How do you really define leadership? It’s certainly not simply being promoted to a role that has you overseeing others. (though sadly some may think so) In the words of Sinek, “If your actions inspire others to dream more, learn more, do more and become more, you are a leader.” It’s not about a job title. It’s about how you conduct yourself every day. Sinek explored the trust that exists amongst successful teams and how that impacts their performance. Fascinating research that has you seeing your colleagues and interactions with them differently for sure!

6. The Crossroads of Should and Must: Find and Follow Your Passion 

By Elle Luna
Being trapped doing what you think you “should” be doing sucks! This book is a guide of self-exploration to get you to your must. As Luna says, “You’re not holding a book of answers, because only you know those; you’re holding a collection of the most effective questions.” If you’re looking to do the work to figure out your must, this is the place to go.

13 Honorable Mention Career Books

Some honorable mentions include some pretty classic top career books and winners alike, such as:
11.  7 Habits of Highly Effective People by Stephen Covey
12. Think and Grow Rich by Napoleon Hill
16. Scaling Up Excellence: Getting to More Without Settling for Less by Robert I. Sutton and Hayagreeva Rao

How to Use Career Books for Professional Guidance

None of these book suggestions alone will be the key to your career success.  You can buy a book and read it book cover to book cover to help you on your hunt for a dream job. But it still takes self-reflection, education, emotional intelligencerelationships, experimenting and plenty of other things to get there. Don't worry, though, you will get there! Do the work and be curious about what you find. You’ll be in a job you love before you know it.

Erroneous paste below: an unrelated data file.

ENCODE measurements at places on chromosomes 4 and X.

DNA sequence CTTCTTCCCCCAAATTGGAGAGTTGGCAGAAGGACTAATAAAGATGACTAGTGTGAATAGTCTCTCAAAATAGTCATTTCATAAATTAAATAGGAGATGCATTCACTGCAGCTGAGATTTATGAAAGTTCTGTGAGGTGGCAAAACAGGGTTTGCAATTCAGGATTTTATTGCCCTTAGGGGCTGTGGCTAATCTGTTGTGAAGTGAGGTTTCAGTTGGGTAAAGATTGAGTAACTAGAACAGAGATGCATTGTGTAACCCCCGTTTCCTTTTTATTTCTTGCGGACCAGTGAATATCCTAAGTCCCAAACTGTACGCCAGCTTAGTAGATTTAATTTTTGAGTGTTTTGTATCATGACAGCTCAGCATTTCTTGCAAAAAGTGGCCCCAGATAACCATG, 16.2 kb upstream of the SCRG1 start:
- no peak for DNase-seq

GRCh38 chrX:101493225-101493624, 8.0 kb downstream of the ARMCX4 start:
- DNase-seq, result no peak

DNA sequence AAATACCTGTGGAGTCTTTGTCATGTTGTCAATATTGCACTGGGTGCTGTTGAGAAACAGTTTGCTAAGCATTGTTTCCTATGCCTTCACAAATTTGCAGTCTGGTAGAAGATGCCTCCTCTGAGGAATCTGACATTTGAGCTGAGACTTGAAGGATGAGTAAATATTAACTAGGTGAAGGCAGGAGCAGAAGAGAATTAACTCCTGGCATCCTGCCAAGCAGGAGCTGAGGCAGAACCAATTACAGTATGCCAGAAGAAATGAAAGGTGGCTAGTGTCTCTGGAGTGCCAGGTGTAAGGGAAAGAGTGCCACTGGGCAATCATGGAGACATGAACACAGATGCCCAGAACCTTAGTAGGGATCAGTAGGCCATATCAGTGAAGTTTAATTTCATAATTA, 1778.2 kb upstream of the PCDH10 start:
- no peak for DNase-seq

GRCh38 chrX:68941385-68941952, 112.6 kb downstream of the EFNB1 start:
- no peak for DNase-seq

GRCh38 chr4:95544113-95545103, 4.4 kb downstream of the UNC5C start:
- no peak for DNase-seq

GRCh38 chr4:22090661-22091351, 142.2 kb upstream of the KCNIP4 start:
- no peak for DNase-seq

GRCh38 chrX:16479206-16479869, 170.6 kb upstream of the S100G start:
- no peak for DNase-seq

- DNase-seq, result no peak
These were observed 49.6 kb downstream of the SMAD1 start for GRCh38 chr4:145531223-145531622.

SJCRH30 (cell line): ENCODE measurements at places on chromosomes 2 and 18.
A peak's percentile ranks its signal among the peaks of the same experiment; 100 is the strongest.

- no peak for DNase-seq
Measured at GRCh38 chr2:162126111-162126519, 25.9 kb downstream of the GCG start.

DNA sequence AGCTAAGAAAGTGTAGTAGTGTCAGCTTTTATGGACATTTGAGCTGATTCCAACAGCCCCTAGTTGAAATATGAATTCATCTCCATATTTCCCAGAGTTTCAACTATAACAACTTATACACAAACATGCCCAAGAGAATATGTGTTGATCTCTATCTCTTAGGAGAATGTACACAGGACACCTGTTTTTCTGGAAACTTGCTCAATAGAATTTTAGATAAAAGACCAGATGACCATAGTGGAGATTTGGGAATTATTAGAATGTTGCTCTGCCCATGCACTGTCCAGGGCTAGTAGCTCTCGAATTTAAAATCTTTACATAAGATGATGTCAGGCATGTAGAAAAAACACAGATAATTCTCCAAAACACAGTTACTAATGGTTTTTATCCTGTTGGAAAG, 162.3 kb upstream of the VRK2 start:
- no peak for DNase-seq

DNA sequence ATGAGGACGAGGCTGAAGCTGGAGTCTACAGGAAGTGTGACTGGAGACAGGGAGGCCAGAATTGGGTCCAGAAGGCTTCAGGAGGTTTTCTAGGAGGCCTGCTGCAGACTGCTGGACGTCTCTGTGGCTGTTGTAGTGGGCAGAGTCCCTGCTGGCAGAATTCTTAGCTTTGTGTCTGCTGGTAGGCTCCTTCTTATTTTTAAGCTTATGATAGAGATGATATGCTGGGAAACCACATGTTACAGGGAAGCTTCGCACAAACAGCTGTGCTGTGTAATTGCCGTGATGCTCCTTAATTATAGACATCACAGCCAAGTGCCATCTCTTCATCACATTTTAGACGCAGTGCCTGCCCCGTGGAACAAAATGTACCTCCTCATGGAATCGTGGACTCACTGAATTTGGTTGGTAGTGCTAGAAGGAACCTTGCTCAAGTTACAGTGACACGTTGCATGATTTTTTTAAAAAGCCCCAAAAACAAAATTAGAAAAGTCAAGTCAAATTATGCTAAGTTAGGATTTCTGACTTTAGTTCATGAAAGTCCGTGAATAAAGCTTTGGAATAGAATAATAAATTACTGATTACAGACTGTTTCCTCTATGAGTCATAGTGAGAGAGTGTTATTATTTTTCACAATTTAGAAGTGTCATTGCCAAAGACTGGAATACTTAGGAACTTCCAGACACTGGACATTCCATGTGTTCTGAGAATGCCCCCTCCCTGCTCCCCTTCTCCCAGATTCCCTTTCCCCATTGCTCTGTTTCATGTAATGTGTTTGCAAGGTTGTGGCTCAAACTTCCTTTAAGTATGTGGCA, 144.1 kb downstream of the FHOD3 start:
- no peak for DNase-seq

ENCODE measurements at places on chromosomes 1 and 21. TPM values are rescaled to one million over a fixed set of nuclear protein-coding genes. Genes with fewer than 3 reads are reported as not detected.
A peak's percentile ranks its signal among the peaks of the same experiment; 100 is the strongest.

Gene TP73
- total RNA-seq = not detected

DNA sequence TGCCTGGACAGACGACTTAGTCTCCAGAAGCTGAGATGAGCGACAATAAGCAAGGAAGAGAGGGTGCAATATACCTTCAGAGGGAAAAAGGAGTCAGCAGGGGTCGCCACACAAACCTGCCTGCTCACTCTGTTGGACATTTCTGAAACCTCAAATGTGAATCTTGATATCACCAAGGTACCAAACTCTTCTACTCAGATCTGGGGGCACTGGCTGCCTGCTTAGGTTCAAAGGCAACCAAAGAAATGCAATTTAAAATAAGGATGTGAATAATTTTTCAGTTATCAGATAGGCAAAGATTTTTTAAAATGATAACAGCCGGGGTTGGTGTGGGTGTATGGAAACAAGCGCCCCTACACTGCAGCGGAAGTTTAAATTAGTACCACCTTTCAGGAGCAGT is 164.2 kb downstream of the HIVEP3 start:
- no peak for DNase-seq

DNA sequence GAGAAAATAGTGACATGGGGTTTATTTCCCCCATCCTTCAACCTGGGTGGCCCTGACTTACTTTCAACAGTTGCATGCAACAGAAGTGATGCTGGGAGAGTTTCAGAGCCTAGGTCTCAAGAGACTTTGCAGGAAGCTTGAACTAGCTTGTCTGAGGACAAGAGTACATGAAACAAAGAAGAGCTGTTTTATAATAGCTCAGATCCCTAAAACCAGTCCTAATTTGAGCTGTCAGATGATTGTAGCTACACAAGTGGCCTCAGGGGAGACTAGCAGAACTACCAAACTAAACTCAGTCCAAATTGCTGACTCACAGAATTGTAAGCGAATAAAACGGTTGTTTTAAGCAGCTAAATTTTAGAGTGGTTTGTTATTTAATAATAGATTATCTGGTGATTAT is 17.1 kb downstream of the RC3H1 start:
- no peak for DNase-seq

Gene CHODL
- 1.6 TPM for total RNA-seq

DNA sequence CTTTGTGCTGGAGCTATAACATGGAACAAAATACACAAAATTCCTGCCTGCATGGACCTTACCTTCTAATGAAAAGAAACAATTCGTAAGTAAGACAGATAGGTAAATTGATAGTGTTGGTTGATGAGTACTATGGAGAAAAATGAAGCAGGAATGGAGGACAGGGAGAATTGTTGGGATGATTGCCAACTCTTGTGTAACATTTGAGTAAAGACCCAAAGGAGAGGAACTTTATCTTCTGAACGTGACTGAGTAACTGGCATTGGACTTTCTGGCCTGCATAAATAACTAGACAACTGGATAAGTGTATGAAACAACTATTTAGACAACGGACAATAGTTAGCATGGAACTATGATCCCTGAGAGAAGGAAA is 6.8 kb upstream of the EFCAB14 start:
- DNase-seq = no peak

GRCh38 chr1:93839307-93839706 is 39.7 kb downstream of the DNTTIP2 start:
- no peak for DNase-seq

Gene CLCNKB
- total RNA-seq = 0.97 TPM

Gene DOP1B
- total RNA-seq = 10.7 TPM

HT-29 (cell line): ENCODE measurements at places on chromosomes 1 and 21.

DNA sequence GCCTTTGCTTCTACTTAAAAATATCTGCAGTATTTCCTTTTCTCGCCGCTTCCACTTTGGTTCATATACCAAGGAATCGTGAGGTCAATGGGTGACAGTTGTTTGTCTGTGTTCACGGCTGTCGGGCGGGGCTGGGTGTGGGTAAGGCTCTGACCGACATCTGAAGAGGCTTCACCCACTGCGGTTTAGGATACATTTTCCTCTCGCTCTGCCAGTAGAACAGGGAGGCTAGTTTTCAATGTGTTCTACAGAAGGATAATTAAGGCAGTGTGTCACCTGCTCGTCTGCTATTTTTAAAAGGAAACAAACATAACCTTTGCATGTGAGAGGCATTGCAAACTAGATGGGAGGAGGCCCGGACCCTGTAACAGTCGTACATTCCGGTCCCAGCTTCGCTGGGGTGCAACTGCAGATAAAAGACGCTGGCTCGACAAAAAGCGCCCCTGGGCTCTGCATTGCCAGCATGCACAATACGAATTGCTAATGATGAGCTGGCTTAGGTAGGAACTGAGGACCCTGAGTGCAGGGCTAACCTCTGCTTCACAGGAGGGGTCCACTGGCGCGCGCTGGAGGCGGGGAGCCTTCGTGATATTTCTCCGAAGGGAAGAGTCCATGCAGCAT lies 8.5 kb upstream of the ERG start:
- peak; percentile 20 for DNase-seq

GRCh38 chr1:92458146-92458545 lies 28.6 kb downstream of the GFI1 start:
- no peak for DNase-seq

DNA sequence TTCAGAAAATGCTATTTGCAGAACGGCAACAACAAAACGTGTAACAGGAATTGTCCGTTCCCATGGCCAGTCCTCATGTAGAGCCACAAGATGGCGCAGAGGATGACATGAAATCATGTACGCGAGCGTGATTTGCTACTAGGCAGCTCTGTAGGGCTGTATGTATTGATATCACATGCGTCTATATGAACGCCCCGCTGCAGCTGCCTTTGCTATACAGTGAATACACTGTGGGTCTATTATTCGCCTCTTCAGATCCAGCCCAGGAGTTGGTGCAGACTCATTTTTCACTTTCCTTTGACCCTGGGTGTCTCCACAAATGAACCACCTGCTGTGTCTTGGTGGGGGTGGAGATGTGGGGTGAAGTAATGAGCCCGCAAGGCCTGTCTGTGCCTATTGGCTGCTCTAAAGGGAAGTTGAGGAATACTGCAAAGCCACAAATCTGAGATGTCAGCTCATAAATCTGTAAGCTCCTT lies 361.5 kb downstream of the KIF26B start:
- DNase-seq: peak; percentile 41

And, if you're really stuck, and none of these books on this list do it for you, consider checking out websites that will actually give you book recommendations that are tailored to your specific likings, like What Should I Read Next. There, you can simply start typing the name of a book you like and the site will analyze its huge database of real readers' favorite books to provide book recommendations and suggestions for, you guessed it, what to read next.
Also, look into book clubs. Check out sites like Reader's Circle, a book club networking site with listings for local groups, author events, and phone chats. There, you can find 200,000 readers connected annually with whom to engage because Reader's Circle "seeks to renew the spirit of dialogue that animated the coffeehouses of early modern England and the salons of Enlightenment France — Franklin's Junto and the Lyceums of the 19th century also suggest the tone of American life [it hopes] to facilitate."
Happy reading!
Kelly is a human resources pro and coach who helps people find and achieve what they want career-wise and beyond. Coaching, training, recruiting – if you name it in the world of HR, she's done it in a variety of industries. Her advice has been featured on The Muse, Career Contessa, Levo, Workology, among others. Learn more by scoping her out at www.kellypoulson.com.